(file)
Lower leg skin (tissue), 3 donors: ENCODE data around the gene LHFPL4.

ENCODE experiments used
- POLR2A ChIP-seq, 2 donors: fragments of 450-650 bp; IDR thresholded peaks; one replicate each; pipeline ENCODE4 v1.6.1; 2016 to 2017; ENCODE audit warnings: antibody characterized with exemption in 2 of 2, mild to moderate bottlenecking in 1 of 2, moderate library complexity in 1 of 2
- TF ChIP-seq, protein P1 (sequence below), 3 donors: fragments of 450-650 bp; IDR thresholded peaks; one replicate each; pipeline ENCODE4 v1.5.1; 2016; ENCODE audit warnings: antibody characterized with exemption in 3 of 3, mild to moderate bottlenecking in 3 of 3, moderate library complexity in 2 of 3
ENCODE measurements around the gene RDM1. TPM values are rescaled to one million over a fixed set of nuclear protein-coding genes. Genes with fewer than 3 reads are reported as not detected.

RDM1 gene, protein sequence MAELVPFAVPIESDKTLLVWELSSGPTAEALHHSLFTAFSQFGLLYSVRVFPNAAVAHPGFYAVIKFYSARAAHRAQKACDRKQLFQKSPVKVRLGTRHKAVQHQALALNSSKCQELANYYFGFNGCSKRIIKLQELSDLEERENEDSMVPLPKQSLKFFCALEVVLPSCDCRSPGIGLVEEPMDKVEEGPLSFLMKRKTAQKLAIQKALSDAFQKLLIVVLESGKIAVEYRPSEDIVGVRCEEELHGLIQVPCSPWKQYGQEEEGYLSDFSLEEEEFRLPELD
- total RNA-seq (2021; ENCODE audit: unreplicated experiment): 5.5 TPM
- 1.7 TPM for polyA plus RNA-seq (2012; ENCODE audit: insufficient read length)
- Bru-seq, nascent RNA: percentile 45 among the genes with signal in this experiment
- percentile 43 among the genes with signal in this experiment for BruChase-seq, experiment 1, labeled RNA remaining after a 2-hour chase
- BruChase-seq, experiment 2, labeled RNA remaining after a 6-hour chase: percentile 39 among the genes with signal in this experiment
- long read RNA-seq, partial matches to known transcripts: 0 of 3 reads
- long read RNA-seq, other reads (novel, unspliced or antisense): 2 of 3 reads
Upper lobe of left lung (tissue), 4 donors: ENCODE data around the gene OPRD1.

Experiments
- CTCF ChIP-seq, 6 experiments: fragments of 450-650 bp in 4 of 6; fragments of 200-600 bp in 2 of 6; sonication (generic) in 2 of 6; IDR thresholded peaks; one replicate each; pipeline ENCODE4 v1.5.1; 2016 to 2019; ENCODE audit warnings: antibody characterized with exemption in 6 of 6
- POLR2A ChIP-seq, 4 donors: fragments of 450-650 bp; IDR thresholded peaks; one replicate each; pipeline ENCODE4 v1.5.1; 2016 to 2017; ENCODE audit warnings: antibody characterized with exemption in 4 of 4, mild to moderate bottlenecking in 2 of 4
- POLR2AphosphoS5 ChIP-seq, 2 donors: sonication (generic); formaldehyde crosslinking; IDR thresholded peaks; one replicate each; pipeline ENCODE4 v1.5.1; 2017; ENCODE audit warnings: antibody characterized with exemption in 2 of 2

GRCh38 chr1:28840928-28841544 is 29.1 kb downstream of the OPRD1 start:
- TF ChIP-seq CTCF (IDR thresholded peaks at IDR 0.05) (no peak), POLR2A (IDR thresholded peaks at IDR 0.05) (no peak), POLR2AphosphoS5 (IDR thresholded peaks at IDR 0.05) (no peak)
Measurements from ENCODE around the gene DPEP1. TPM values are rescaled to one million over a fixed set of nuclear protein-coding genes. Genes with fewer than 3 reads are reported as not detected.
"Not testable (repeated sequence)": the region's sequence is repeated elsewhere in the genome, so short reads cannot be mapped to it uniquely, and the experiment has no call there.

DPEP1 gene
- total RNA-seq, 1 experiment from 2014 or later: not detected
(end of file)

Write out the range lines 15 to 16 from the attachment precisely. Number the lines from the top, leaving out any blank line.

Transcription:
Experiments
- CTCF ChIP-seq, 6 experiments: fragments of 450-650 bp in 4 of 6; fragments of 200-600 bp in 2 of 6; sonication (generic) in 2 of 6; IDR thresholded peaks; one replicate each; pipeline ENCODE4 v1.5.1; 2016 to 2019; ENCODE audit warnings: antibody characterized with exemption in 6 of 6